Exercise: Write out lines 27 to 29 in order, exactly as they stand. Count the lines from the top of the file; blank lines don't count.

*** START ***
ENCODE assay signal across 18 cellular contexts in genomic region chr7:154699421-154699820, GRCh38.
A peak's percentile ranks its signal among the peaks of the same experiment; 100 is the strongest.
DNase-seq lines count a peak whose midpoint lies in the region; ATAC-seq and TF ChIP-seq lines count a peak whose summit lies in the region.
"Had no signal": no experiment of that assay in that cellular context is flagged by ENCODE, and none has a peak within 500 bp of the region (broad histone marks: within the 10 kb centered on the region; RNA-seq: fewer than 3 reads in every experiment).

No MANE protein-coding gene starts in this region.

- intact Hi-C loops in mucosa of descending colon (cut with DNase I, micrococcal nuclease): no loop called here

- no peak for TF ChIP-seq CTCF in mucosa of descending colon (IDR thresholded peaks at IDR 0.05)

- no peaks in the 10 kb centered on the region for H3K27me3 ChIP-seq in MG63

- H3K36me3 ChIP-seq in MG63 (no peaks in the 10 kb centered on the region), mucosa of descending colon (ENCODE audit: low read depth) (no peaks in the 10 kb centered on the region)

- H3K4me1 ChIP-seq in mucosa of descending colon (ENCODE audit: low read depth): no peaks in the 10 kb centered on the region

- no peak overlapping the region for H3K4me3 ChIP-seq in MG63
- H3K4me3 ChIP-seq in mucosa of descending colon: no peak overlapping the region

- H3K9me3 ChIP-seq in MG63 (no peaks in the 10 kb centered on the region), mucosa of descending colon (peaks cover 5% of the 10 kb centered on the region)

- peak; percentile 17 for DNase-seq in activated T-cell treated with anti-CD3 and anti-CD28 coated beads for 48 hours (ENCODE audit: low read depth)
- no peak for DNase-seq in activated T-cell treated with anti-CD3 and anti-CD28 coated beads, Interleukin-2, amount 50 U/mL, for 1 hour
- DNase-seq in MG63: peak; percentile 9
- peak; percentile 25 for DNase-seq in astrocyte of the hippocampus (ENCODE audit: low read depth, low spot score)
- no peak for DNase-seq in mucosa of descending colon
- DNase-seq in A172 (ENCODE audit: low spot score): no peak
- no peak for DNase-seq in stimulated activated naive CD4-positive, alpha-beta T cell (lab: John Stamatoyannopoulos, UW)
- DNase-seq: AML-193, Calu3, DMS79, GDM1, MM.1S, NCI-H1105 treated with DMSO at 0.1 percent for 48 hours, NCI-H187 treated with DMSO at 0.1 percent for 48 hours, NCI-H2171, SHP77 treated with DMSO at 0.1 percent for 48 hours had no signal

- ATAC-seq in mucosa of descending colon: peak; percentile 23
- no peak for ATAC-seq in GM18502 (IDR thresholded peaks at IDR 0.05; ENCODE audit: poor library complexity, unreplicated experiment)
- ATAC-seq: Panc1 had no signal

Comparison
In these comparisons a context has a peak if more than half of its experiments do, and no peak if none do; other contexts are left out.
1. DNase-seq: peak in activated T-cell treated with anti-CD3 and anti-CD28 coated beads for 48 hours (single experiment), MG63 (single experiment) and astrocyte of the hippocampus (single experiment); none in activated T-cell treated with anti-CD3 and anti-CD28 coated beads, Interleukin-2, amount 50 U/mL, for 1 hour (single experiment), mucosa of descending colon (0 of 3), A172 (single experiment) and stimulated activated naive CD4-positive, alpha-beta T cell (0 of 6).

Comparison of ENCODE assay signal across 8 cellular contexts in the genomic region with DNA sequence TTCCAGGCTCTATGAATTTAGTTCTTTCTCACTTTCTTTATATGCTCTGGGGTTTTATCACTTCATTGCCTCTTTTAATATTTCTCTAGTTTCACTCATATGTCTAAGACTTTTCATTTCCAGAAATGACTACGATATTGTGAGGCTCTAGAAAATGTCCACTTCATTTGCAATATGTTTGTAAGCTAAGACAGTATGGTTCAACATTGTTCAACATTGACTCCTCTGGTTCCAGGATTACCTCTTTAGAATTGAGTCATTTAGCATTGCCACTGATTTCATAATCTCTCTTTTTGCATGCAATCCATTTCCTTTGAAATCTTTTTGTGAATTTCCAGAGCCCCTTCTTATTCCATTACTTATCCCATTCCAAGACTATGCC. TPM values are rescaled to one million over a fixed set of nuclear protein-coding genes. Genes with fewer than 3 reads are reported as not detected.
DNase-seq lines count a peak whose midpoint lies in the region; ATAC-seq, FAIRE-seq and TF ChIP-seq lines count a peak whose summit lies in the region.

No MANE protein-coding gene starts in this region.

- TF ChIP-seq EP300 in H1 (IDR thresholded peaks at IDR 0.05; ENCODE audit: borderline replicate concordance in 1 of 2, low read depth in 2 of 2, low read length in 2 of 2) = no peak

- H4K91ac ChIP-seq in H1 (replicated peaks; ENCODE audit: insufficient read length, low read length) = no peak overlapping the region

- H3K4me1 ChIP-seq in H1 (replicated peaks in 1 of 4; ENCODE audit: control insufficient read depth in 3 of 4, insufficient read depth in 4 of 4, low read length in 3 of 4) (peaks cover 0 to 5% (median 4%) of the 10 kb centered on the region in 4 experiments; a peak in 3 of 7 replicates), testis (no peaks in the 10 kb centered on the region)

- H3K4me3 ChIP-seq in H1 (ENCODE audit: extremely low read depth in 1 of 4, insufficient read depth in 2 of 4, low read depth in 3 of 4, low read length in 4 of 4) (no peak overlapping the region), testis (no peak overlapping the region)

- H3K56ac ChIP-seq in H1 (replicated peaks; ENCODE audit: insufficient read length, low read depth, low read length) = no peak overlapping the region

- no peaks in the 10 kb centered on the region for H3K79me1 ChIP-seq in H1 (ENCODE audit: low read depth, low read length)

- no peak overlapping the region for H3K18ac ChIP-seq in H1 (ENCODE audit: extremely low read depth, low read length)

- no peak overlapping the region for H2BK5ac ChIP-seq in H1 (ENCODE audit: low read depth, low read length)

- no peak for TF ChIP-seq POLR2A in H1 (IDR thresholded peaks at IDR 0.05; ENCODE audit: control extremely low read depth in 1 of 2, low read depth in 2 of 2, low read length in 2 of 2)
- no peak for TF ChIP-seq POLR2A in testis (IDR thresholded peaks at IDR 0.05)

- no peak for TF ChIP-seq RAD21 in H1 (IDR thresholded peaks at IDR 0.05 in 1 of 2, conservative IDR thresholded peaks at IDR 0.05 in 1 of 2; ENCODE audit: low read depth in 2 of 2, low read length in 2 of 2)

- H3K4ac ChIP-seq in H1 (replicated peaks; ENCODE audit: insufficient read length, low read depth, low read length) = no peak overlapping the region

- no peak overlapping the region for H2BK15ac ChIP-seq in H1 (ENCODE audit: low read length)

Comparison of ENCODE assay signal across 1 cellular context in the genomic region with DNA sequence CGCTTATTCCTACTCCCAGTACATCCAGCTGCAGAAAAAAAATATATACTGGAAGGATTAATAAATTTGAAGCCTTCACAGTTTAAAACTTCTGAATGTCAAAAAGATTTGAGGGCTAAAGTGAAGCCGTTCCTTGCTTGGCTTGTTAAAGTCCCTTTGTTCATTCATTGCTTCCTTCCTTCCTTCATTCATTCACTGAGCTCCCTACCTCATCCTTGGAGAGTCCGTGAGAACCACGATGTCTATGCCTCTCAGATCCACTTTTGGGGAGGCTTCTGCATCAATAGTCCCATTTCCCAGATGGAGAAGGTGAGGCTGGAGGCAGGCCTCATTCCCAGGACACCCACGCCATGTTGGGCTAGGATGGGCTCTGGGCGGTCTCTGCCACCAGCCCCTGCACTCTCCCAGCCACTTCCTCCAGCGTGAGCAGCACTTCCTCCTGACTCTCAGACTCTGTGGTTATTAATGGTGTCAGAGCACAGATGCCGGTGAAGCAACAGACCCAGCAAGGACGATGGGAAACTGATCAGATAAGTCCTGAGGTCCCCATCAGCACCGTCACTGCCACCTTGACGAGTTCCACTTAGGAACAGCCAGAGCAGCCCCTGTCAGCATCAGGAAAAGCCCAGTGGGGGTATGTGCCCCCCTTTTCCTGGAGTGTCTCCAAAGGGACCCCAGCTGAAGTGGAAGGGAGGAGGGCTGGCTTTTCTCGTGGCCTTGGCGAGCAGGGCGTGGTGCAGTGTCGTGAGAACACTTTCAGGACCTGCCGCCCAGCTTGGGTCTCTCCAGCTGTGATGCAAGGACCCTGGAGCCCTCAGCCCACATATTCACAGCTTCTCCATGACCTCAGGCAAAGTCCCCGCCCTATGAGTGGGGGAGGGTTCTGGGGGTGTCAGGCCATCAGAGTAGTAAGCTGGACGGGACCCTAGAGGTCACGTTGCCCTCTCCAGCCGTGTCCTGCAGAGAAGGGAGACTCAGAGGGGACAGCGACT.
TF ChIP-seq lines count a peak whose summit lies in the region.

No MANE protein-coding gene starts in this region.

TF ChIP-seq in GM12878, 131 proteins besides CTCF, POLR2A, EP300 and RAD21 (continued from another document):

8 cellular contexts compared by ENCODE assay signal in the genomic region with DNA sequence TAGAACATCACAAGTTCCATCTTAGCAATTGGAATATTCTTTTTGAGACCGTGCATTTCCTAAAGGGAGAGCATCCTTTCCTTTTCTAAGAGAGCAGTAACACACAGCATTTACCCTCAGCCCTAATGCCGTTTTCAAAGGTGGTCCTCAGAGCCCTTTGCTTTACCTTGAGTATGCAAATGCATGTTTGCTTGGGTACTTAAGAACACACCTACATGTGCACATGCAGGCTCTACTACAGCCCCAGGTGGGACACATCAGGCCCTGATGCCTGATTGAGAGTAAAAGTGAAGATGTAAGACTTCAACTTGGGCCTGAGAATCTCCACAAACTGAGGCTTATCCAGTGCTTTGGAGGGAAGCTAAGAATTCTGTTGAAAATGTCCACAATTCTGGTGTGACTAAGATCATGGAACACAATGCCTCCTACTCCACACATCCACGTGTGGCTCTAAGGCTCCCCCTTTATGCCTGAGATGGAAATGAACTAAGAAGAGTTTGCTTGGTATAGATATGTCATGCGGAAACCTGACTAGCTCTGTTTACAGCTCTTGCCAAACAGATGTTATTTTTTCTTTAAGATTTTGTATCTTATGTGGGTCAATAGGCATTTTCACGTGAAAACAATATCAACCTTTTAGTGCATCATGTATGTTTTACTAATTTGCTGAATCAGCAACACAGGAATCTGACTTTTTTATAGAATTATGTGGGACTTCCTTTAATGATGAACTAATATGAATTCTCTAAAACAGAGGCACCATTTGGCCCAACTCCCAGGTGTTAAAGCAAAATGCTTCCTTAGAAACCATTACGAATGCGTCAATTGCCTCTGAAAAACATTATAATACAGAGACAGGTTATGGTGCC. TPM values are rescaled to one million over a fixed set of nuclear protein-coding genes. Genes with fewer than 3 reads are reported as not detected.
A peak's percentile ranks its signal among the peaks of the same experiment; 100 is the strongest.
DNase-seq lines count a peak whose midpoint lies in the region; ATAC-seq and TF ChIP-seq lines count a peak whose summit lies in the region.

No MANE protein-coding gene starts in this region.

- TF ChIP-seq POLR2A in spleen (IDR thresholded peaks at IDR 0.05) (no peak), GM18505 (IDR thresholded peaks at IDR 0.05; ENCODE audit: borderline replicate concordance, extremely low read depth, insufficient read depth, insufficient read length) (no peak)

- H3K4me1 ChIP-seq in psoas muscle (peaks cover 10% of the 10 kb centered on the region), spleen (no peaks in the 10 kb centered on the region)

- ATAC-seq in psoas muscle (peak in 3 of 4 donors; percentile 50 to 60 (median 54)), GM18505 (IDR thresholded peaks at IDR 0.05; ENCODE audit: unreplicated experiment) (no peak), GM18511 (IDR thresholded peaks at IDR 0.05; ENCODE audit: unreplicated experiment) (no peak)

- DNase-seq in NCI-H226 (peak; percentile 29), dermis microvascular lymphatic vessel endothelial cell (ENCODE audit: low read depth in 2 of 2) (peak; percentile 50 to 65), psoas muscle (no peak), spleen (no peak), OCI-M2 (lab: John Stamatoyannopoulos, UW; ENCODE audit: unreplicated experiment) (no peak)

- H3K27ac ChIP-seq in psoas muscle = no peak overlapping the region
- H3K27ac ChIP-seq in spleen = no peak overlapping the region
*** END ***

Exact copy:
1. DNase-seq: peak in activated T-cell treated with anti-CD3 and anti-CD28 coated beads for 48 hours (single experiment), MG63 (single experiment) and astrocyte of the hippocampus (single experiment); none in activated T-cell treated with anti-CD3 and anti-CD28 coated beads, Interleukin-2, amount 50 U/mL, for 1 hour (single experiment), mucosa of descending colon (0 of 3), A172 (single experiment) and stimulated activated naive CD4-positive, alpha-beta T cell (0 of 6).

Comparison of ENCODE assay signal across 8 cellular contexts in the genomic region with DNA sequence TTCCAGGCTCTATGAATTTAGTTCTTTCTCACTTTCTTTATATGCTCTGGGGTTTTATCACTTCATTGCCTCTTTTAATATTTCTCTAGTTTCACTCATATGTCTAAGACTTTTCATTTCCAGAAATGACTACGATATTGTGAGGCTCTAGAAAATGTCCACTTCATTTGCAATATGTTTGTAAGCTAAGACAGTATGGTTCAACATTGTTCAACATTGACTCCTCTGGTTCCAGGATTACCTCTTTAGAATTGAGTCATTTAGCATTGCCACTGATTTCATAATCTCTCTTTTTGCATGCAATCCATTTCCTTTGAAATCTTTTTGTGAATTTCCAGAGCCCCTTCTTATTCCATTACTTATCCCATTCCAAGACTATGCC. TPM values are rescaled to one million over a fixed set of nuclear protein-coding genes. Genes with fewer than 3 reads are reported as not detected.
DNase-seq lines count a peak whose midpoint lies in the region; ATAC-seq, FAIRE-seq and TF ChIP-seq lines count a peak whose summit lies in the region.